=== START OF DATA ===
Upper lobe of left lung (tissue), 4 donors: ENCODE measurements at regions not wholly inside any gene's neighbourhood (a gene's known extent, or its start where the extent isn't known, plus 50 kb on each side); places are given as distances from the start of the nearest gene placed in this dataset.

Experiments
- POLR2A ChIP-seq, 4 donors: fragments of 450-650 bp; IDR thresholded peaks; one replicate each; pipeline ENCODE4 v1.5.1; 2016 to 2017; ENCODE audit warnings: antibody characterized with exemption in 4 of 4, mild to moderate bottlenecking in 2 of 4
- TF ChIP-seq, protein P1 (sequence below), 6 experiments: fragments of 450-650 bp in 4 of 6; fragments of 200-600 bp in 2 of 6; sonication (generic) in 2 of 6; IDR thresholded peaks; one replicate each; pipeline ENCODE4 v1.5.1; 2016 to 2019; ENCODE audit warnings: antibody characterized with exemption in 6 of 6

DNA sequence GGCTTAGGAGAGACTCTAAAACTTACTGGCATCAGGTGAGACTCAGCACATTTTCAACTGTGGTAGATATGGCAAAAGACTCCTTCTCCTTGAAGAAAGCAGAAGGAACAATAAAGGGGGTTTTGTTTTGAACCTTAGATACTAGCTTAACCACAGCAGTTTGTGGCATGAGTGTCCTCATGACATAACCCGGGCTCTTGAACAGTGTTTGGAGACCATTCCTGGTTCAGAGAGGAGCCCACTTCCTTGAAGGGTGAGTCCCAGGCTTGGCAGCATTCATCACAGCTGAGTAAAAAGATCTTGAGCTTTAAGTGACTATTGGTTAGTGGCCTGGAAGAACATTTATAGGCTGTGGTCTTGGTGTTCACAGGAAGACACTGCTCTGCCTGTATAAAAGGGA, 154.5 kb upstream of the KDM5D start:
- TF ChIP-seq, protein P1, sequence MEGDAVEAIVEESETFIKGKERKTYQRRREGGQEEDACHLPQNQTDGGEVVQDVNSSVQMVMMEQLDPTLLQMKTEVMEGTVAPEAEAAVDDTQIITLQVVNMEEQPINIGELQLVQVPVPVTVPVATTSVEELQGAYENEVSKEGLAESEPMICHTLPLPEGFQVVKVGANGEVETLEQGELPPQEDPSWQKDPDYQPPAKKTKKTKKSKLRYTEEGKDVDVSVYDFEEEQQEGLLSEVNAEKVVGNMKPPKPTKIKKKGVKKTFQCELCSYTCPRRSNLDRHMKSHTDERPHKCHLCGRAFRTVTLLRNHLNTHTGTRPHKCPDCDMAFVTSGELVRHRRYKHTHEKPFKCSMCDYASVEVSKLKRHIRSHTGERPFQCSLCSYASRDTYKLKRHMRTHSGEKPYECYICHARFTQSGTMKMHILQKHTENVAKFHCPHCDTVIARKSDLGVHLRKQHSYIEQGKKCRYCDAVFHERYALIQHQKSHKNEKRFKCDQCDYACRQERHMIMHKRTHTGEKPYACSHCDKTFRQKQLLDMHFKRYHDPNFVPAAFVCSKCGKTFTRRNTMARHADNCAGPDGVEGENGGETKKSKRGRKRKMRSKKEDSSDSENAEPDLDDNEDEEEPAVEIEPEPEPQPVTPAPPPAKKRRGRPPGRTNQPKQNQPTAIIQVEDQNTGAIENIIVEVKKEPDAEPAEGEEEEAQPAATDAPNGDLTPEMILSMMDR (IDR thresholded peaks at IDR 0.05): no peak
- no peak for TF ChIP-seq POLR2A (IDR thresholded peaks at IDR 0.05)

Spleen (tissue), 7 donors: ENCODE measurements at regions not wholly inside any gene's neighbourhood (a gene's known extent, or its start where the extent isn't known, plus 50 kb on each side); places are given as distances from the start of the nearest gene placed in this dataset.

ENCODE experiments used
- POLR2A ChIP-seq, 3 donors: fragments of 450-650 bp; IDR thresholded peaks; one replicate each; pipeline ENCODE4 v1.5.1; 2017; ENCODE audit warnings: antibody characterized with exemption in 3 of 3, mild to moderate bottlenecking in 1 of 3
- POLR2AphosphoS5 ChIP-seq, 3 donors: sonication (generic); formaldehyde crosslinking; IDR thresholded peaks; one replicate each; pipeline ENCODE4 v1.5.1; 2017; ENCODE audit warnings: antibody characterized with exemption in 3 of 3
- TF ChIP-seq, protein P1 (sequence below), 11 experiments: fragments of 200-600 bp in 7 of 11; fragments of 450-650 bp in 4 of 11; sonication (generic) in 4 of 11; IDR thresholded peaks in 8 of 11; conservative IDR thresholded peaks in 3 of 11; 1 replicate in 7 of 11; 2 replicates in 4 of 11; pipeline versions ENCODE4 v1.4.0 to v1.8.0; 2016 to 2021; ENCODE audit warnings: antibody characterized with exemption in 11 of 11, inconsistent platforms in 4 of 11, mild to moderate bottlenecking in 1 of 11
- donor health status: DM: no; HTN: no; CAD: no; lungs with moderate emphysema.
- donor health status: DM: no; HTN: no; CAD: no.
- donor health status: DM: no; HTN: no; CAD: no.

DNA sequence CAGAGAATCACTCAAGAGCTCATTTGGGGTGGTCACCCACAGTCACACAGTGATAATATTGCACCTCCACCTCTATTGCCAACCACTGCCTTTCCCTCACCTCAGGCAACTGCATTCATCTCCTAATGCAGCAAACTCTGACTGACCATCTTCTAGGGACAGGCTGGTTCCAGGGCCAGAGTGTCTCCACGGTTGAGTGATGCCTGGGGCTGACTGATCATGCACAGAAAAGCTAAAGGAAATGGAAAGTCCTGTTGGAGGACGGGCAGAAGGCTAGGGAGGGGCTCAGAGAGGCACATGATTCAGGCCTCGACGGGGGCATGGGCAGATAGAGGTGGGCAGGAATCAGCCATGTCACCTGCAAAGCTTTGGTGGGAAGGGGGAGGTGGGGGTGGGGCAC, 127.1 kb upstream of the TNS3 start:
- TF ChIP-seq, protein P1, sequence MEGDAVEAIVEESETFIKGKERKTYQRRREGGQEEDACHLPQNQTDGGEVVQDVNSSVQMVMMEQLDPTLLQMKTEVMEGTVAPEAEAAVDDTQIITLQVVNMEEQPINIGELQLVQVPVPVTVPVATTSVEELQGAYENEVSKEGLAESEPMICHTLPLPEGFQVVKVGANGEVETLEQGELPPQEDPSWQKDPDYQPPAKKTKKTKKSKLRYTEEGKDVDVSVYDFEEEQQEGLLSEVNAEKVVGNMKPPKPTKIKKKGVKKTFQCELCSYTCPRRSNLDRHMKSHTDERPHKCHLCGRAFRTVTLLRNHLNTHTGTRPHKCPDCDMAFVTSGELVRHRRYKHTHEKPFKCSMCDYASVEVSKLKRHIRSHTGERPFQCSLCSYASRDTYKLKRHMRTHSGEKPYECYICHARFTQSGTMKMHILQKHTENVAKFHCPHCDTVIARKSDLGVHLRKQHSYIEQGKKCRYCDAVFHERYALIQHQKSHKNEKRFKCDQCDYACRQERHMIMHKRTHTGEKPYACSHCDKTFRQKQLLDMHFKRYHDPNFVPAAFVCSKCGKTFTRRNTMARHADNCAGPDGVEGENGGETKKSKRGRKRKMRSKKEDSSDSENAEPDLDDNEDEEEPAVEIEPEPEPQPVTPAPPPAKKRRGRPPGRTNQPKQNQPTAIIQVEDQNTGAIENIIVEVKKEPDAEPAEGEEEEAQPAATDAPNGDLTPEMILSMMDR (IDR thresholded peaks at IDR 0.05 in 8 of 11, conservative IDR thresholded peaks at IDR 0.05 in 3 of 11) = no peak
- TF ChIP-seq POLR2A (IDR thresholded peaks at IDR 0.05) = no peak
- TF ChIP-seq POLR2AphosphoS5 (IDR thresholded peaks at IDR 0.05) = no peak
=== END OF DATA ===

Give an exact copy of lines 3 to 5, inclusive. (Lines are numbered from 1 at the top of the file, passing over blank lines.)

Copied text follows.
- POLR2A ChIP-seq, 4 donors: fragments of 450-650 bp; IDR thresholded peaks; one replicate each; pipeline ENCODE4 v1.5.1; 2016 to 2017; ENCODE audit warnings: antibody characterized with exemption in 4 of 4, mild to moderate bottlenecking in 2 of 4
- TF ChIP-seq, protein P1 (sequence below), 6 experiments: fragments of 450-650 bp in 4 of 6; fragments of 200-600 bp in 2 of 6; sonication (generic) in 2 of 6; IDR thresholded peaks; one replicate each; pipeline ENCODE4 v1.5.1; 2016 to 2019; ENCODE audit warnings: antibody characterized with exemption in 6 of 6

DNA sequence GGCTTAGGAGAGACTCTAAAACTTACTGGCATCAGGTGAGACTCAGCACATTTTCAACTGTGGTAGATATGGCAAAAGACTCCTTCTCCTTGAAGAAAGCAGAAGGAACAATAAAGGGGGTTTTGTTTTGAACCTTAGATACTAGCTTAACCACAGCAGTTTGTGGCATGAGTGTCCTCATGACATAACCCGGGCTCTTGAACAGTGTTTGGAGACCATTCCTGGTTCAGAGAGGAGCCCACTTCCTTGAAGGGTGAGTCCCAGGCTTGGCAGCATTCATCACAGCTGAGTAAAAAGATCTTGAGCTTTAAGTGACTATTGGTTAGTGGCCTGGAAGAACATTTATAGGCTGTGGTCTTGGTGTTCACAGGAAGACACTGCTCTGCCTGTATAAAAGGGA, 154.5 kb upstream of the KDM5D start: